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Terrific Book Series That Can Turn Kids Into Lifelong Readers

Get your kid reading with these classic books

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Published on: January 04, 2022

Mother and Daughter Reading

From the day babies first clutch the rounded corners of a board book and fling it across the room, parents have an opportunity (ever-diminishing as it may be) to influence their children’s literary choices.

Book series are an especially potent way to engage kids in books. My 13-year-old son is a chronically reluctant reader, but he can always get his head around revisiting  “The Hardy Boys” or Stevie and Susan in John Feinstein’s “Sports Beat Mystery” series.

It’s not just the familiarity of the characters — when kids know they can handle the reading level and style of a series, they are more likely to dive back in. Even for kids for whom reading is not a challenge, the old favorites can be a comfortable and enriching respite before going on to something new.

With the help of Secret Garden Bookshop in Seattle's Ballard neighborhood and a few discerning kids, we've compiled picks for classic book series with characters and stories that might help guide your kids from baby book-chuckers to lifelong readers.

1. Picture book and board book series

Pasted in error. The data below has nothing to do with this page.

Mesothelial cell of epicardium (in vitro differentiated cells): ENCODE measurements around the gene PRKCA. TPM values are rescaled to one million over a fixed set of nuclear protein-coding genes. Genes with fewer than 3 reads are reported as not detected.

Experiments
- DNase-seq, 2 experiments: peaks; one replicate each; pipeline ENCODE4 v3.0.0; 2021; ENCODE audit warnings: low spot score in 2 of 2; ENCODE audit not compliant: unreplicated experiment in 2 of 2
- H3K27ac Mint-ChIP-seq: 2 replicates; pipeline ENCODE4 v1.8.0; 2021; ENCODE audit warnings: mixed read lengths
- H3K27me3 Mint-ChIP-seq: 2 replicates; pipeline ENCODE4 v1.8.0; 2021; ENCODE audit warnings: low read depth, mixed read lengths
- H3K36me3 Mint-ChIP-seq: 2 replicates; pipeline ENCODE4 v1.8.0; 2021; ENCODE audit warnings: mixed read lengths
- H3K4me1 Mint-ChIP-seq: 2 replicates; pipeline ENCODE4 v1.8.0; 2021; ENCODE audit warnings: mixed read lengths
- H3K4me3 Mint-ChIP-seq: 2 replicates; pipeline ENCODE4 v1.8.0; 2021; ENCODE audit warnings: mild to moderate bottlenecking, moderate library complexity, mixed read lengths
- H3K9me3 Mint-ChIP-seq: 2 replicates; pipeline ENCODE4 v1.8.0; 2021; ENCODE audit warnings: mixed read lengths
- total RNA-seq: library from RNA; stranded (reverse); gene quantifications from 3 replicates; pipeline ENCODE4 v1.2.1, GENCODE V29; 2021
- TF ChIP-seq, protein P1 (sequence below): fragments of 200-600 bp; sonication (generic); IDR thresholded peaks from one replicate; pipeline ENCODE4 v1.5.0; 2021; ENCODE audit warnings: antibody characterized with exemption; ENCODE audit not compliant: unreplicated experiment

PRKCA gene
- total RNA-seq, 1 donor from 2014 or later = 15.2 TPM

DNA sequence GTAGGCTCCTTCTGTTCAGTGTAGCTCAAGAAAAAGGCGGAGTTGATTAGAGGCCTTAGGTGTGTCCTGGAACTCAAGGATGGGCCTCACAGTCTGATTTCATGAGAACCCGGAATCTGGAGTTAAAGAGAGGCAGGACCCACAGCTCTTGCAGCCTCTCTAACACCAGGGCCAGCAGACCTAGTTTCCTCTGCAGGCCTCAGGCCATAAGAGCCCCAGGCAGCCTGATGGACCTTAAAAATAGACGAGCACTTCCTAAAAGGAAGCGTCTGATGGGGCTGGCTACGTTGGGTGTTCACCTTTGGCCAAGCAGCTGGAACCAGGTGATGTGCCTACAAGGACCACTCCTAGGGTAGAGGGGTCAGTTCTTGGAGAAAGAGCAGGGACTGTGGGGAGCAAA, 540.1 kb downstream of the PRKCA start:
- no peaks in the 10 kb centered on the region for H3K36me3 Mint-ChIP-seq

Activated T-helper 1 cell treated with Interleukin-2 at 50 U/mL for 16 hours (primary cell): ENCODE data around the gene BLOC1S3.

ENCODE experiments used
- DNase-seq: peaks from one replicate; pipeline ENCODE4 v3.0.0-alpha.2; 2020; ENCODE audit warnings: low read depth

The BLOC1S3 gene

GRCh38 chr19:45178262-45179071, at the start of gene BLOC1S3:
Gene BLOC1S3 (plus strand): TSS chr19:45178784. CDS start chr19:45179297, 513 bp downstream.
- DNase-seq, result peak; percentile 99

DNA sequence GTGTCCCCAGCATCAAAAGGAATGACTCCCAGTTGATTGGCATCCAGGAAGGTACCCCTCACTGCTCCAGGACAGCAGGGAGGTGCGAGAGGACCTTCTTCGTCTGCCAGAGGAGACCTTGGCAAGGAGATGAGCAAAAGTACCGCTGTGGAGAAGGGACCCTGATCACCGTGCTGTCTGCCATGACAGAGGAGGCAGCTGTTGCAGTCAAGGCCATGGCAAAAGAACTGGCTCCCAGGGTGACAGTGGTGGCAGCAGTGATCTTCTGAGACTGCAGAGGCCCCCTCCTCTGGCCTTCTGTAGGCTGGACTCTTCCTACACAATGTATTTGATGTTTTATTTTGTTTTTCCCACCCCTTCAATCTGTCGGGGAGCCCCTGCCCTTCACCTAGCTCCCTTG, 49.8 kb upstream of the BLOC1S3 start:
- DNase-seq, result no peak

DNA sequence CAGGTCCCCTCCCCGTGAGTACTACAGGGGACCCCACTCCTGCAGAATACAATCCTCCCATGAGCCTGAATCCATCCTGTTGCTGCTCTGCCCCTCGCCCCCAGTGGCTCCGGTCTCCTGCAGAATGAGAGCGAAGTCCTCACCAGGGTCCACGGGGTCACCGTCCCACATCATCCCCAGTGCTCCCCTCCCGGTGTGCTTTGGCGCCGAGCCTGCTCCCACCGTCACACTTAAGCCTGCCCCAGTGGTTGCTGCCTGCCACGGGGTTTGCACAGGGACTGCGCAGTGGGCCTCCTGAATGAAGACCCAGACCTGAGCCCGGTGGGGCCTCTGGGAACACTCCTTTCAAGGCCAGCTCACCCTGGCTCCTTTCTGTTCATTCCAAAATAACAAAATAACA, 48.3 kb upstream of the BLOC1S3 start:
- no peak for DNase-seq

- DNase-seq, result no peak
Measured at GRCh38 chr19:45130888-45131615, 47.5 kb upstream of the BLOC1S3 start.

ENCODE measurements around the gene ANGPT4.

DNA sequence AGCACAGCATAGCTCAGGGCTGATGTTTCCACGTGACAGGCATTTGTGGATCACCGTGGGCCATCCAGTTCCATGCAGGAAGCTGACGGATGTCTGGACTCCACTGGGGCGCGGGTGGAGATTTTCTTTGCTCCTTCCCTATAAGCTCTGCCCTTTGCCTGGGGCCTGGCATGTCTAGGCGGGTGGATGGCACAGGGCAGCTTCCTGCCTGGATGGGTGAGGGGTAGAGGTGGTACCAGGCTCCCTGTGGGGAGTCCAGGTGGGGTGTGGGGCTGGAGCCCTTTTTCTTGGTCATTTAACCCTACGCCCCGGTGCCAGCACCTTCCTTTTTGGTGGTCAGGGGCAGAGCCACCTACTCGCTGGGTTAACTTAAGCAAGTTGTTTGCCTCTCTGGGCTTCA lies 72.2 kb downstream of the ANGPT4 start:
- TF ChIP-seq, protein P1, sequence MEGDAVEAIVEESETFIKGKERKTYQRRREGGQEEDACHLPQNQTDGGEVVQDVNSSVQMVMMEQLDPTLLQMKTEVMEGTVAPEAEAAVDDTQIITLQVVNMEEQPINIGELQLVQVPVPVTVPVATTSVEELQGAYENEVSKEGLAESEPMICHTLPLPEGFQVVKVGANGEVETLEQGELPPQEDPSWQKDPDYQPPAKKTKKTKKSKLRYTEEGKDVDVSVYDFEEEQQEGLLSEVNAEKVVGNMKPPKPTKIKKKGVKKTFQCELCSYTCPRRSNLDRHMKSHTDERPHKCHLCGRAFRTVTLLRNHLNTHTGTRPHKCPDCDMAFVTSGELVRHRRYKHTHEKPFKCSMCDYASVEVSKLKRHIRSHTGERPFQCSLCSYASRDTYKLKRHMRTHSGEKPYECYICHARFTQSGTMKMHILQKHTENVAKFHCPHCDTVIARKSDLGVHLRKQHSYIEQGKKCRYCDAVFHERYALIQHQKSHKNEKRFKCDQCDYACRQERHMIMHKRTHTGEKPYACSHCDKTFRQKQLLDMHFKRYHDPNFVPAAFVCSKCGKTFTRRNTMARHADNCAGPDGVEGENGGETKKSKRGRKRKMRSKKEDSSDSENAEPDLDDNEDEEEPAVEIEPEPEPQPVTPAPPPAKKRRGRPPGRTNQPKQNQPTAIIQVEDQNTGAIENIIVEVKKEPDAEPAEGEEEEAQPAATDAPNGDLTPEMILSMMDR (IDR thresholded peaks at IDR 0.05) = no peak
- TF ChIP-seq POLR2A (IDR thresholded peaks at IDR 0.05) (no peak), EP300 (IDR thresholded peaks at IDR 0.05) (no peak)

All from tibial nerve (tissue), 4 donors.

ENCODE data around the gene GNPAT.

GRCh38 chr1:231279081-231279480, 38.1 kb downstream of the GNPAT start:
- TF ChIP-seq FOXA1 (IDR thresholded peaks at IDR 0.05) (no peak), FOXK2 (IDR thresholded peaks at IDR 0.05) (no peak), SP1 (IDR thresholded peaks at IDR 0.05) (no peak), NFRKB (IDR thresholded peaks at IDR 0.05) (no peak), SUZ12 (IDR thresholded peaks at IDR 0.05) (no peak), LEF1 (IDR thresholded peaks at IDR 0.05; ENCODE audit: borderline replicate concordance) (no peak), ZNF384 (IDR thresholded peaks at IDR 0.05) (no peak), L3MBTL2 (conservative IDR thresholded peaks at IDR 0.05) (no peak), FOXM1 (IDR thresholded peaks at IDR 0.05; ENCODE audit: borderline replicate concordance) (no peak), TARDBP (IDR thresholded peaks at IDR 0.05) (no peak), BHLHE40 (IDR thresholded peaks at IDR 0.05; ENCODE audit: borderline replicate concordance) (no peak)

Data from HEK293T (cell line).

No No Yes Yes” by Leslie Petrocelli

With titles like “No No Yes Yes,” “Yummy Yucky,” “Quiet, Loud” and so on, Petrocelli’s scenarios seem endless — and hilarious. Readers quickly get attached to the androgynous little character, as the toddler learns life lessons with bold colored backgrounds, such as, “Apple pie, Yummy! Mud pie, Yucky!”

Don’t Let the Pigeon Drive the Bus!” by Mo Willems

Willems uses an unlikely, but simply drawn pigeon to declare some basic truths — like Don’t Let the Pigeon Drive the Bus!” which kicked off the series in 2003. The colors are muted mauve, pink and teal. The pigeon is a bit of a trickster — your kids will love to get involved in putting him on the right track.

Skippyjon Jones” by Judy Schachner

The kitten with a hyper-active imagination and a bilingual vocabulary lives with his mom, at least when he’s not conjured up some far-off land. The stories are both more complex and mature than Pigeon stories and resonate most with slightly older kids.

Other picture-book and board-book series to check out:

2. Pre-chapter and beginning reader books

For kids ages 5–7, depending on reading level and interest, pre-chapter books are a step up from picture books. They’re typically highly illustrated stories kids can read to themselves, with large fonts and simple, age-appropriate and upbeat themes.